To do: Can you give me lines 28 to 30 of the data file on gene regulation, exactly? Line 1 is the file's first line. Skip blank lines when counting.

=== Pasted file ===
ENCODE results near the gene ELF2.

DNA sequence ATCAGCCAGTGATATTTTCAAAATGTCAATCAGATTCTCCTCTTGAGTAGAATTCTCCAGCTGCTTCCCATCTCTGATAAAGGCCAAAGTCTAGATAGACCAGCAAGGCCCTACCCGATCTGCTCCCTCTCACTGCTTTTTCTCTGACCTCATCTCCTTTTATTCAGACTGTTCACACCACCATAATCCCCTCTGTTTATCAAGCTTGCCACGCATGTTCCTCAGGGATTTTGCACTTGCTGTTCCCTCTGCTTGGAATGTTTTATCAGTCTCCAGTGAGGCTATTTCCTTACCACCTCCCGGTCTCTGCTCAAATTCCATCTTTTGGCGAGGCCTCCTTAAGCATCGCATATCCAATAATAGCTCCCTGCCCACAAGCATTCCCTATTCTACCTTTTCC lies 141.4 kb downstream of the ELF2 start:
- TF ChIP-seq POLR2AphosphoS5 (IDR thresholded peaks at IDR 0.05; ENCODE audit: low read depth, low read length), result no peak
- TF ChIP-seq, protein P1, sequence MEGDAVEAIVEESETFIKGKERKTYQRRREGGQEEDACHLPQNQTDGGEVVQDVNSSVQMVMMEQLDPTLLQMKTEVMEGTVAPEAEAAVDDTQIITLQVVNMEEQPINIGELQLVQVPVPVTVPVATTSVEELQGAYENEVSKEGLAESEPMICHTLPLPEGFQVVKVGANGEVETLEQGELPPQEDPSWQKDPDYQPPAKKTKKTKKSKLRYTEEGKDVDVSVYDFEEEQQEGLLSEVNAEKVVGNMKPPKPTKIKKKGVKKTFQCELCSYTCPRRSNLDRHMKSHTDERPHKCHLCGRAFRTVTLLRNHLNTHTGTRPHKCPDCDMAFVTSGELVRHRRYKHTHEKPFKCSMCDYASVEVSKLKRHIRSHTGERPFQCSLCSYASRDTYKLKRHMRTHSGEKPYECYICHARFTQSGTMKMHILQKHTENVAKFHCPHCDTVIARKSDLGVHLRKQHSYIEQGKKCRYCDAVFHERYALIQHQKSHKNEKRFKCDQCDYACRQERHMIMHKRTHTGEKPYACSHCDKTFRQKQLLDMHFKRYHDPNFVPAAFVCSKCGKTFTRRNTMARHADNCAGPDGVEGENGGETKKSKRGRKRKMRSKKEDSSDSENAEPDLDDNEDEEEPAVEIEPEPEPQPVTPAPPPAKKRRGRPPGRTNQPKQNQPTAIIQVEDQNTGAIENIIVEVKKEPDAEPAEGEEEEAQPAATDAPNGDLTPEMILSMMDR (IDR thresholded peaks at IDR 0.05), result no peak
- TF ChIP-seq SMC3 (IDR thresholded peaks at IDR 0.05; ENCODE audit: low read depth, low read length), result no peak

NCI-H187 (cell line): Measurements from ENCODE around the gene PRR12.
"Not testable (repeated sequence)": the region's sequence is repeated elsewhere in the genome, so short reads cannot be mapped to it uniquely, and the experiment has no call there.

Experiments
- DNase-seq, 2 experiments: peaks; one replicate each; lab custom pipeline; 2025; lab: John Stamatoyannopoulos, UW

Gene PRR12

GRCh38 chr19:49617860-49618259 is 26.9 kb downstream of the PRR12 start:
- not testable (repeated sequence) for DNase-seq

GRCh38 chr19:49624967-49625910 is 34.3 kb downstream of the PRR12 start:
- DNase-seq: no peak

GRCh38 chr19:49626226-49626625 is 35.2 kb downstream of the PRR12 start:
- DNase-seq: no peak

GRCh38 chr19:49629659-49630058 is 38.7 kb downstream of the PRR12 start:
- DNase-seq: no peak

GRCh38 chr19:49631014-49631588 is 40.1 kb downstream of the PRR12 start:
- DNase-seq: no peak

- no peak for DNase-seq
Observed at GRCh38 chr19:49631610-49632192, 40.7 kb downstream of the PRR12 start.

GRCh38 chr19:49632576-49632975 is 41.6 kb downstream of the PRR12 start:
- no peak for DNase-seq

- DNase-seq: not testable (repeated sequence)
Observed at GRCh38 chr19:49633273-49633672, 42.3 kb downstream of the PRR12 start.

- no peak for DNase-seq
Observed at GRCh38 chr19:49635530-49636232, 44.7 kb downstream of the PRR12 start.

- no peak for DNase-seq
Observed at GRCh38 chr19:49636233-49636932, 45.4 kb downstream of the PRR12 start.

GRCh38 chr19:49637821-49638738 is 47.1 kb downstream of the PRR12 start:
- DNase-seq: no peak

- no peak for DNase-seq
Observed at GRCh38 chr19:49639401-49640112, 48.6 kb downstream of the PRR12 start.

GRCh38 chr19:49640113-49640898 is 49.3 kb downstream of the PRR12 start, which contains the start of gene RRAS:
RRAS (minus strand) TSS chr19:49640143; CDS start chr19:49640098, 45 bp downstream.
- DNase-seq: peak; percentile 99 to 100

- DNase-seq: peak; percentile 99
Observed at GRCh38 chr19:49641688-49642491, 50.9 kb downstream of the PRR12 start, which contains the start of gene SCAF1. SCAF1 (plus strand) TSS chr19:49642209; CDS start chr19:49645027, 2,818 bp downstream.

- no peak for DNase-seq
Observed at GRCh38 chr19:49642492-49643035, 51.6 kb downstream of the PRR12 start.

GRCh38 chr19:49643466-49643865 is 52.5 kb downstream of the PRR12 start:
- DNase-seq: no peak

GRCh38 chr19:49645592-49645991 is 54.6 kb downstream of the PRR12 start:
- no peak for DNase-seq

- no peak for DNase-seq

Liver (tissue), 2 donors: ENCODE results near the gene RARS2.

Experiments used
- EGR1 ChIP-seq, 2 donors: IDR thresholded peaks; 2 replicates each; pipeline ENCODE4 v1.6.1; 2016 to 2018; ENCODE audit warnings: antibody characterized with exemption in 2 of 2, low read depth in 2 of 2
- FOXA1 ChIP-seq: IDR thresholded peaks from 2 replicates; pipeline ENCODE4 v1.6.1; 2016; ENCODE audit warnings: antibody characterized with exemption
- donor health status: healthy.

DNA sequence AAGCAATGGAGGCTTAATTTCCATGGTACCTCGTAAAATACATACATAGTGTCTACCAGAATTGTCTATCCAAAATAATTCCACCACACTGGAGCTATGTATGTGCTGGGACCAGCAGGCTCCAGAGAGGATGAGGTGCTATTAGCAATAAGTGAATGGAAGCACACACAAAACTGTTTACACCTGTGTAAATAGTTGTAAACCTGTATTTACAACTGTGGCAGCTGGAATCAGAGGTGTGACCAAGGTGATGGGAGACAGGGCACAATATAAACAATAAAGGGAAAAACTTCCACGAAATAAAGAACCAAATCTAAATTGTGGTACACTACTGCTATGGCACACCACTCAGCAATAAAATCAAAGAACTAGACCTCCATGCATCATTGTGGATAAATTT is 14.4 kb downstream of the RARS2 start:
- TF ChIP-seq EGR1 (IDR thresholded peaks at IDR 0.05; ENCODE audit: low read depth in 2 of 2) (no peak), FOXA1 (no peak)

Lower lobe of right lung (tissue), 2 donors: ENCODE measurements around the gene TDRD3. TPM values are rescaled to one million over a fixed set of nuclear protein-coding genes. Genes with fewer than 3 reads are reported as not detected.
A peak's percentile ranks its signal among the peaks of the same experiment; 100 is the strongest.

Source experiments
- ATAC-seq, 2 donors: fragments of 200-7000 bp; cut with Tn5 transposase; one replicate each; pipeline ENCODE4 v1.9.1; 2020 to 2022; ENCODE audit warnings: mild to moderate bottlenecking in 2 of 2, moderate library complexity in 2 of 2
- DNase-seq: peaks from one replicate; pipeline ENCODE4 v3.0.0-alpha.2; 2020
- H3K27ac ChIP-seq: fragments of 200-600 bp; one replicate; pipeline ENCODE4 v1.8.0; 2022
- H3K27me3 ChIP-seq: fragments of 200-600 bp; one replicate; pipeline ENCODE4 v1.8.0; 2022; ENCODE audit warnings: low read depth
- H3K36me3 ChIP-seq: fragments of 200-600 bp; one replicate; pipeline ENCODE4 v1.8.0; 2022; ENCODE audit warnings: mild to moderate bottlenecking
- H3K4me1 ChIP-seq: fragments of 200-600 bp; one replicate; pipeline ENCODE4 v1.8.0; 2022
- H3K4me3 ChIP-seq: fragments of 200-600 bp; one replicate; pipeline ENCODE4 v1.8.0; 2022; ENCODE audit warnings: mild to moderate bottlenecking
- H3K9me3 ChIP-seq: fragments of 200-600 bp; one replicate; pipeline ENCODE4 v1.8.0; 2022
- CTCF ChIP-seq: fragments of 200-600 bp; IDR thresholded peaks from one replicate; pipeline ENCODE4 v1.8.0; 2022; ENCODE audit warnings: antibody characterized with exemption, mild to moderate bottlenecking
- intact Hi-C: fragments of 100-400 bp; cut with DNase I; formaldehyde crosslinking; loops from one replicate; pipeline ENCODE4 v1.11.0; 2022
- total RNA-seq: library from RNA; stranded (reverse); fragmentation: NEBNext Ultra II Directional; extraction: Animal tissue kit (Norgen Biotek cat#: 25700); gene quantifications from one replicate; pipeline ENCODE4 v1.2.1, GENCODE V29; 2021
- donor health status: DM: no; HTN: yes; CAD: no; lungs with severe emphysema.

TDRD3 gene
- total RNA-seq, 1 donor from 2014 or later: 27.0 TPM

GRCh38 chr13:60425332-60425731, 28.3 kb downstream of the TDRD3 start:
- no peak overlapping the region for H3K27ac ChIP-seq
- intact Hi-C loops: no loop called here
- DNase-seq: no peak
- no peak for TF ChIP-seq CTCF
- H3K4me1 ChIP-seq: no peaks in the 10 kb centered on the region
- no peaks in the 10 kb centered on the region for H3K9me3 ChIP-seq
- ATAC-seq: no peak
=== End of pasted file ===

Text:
Observed at GRCh38 chr19:49635530-49636232, 44.7 kb downstream of the PRR12 start.

- no peak for DNase-seq
Observed at GRCh38 chr19:49636233-49636932, 45.4 kb downstream of the PRR12 start.